Review: Baby Driver

reviews one of the year’s most-hyped films, finding a problem with its style rather than substance

Image: Sony Pictures

7/10

Director: Edgar Wright
Starring: Ansel Elgort, Kevin Spacey, Lily James
Length: 1hr 53m
Rating: 15

Baby Driver is a fucking good film – let’s get that clear straight off the bat. Edgar Wright is a filmmaker who loves to play in the genre sandbox, and Baby Driver is no different, here tackling not only the heist and car chase genres, but also, surprisingly, the musical. It comes four years after his last (and marginally underwhelming) effort The World’s End, and, coupled with disappointingly becoming unattached to Ant-Man, the world is ready for another Wright whirlwind.

The story follows talented young getaway driver Baby (Ansel Elgort), who, after a foolish childhood mistake, is indebted to criminal kingpin Doc (Kevin Spacey), seemingly unable to escape a life of crime. When Baby falls in love with diner waitress Debora (Lily James), they plan to (rather poetically) ‘head west and never stop’, until Doc pulls him back in for another job alongside Buddy (Jon Hamm), Darling (Eiza González), and the deranged Bats (Jamie Foxx). As the heist begins to implode, Baby has to fight to make sure both he and Debora make it out alive.

Baby drives to the beat of the music he blasts from various iPods to drown out the ‘hum in the drum’ tinnitus he was left with as a scar from the car accident that killed both his parents. And while it may not be a musical in the “conventional” sense, it’s here that Wright begins to show that he has more than the run-of-the-mill action film up his sleeve, with every set piece perfectly choreographed to a carefully selected soundtrack. It’s a clear evolution of his style that can be traced back to the zombie attack co-ordinated to Queen in Shaun of the Dead, doing what good storytellers do best and grounding the stylistics in the narrative. Baby just can’t drive without the right track, to the point where he has to restart a song before setting off when a getaway is slightly delayed, and spends precious time searching for a good track when stealing a car in a police chase.

In fact, music is Baby’s whole world; he hardly even speaks, and has sparing dialogue. It’s what causes him to fall for Debora, contributing to and combined with her reminding him of his late mother. The opening credits occur in an immensely well crafted oner, following Baby dancing through the street as he goes on a coffee run (which impressively Wright shot on the first day of principal photography no less). Baby creates remixes of conversations he records on cassette tapes, in a clever in-reference to Wright’s own trait of remixing genre.

Wright populates the picture with his usual style of quick cuts, which works extremely well now he is working with car chases, although it is worth noting this style of editing is also standard in car chases, while the opening scene also evokes his usual comedic style. However, the level of comedy quickly dissipates into naught, as it becomes apparent this is Wright’s first predominantly “serious” film. The love story sub-plot is surprisingly straightforward for Wright, with no comedic quips (although Lily James’ Debora could have done with fleshing out as a rounded character rather than principally acting as an object of desire), and the stakes going into the final heist are pretty damn high. Like all of Wright’s filmography, Baby Driver is, at heart, a coming of age story, in this case that of the eponymous Baby, whose arc, in simplest terms, shows him learning to stand up for himself and those he cares about, rejecting the dictations of others.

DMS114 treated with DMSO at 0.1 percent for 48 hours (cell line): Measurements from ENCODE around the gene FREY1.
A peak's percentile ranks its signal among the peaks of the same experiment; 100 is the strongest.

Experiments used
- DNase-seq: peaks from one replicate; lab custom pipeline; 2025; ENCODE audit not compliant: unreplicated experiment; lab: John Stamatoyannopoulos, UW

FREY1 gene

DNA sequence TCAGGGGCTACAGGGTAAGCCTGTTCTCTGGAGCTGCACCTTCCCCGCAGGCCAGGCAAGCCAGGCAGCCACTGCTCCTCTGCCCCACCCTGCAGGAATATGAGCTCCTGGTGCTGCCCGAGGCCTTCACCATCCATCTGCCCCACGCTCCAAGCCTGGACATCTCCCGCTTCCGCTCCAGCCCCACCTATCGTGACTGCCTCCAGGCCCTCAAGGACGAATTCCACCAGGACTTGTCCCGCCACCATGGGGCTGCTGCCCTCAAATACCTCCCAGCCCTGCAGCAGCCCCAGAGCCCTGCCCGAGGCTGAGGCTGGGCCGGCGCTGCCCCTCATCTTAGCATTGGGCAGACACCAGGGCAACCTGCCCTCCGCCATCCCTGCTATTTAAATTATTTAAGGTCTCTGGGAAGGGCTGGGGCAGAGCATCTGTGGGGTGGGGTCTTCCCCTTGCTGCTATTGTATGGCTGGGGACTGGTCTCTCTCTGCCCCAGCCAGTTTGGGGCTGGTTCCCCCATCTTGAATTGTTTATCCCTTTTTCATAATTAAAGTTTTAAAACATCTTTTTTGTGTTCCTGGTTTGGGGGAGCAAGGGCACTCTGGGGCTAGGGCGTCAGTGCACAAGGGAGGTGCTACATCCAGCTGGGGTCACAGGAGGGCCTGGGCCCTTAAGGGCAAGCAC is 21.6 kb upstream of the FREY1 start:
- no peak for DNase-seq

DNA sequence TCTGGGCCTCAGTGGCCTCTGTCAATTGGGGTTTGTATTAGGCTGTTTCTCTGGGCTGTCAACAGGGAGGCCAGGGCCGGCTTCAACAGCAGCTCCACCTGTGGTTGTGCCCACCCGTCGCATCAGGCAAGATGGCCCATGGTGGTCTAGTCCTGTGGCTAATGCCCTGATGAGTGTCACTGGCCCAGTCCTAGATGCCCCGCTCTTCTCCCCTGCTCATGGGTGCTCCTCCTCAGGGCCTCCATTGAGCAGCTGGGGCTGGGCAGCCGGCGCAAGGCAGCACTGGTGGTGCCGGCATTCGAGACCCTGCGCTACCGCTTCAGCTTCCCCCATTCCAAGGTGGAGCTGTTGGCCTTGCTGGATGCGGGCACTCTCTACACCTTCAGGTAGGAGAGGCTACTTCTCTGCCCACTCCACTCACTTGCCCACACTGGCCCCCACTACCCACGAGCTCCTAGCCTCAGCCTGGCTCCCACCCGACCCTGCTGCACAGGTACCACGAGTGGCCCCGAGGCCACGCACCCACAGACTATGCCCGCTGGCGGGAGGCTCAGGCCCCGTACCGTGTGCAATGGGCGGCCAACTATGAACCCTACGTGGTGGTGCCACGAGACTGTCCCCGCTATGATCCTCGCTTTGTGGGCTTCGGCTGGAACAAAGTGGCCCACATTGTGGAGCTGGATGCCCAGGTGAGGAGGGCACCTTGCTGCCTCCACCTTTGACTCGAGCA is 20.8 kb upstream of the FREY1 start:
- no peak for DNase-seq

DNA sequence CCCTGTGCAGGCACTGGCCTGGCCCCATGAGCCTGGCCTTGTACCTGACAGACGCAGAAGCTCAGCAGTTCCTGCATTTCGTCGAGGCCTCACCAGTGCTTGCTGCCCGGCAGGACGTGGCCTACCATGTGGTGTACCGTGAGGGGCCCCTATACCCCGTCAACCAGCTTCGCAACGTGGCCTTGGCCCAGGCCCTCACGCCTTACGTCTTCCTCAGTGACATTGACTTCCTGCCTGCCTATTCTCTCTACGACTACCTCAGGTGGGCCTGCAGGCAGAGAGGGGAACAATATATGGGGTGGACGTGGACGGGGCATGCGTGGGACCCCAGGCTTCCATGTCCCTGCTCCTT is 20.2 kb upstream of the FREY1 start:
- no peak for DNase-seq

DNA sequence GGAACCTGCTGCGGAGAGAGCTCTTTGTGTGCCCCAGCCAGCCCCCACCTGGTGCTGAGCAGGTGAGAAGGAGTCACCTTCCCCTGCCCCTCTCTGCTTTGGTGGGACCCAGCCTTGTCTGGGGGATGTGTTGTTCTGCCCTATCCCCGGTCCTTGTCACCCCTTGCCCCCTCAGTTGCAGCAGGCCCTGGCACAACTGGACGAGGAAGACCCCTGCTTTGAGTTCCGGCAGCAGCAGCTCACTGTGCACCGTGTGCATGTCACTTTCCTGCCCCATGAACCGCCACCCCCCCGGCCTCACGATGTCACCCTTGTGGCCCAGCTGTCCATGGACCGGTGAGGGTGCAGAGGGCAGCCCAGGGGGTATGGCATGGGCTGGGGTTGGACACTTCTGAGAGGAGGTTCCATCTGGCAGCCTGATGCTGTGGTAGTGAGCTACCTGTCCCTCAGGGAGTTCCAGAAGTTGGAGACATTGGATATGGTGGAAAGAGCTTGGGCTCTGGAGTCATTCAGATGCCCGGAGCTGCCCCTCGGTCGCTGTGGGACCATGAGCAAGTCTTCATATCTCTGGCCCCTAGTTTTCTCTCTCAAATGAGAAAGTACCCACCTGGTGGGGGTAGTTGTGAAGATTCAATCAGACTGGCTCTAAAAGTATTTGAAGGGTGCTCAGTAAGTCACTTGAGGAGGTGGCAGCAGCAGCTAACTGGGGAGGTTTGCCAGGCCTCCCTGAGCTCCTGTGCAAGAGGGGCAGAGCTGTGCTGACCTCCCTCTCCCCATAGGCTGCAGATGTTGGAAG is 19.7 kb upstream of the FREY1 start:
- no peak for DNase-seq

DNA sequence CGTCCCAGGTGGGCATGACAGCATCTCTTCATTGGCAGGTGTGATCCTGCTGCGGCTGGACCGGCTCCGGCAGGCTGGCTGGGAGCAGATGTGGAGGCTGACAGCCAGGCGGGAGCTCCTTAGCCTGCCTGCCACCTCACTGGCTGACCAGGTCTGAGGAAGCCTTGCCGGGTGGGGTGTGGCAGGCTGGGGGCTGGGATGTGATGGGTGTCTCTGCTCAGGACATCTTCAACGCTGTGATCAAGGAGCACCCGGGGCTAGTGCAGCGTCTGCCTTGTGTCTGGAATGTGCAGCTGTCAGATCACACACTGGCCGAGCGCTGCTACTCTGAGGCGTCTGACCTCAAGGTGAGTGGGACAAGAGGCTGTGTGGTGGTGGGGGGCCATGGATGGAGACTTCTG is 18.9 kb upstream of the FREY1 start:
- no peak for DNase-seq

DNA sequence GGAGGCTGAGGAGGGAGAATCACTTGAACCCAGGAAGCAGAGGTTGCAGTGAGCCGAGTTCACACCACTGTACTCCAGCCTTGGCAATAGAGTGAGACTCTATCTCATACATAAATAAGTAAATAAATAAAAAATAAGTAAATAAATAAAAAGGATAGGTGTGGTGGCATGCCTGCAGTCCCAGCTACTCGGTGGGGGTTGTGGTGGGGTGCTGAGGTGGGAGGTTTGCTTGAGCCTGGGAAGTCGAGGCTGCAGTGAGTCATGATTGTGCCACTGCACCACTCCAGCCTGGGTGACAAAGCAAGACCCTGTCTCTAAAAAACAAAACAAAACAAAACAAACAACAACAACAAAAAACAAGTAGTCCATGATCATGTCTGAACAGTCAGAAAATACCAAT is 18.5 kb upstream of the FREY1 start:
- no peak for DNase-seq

However, like The World’s End, Baby Driver does feel just a tad underwhelming, and while the former’s problem was narrative based, the problem with his current film is Wright forgetting the style that made him an auteur in the first place. Maybe it’s because I’m just obsessed and wrote my entire A2 Film Studies coursework on Wright, but as I left the cinema I still has the distinct pangs of disappointment. Where were the iconic whip pans and crash zooms? Where was the linkage of scenes and movement through a string of close ups rather than formulaic panning and tracking shots? Where were the graphic matches? This was the style I has come to see; yet it was not entirely displayed. And no, while there’s nothing intrinsically wrong with branching out and trying new styles, if Wright strays too far from the aesthetic voice that branded him an auteur in the first place, does that still him an auteur make?

So, just to reiterate: Baby Driver is still a fucking good film. But while it’s great to branch out and try something new, if you’re a film buff expecting to witness some classic Wright stylistics, you may be left wanting more.

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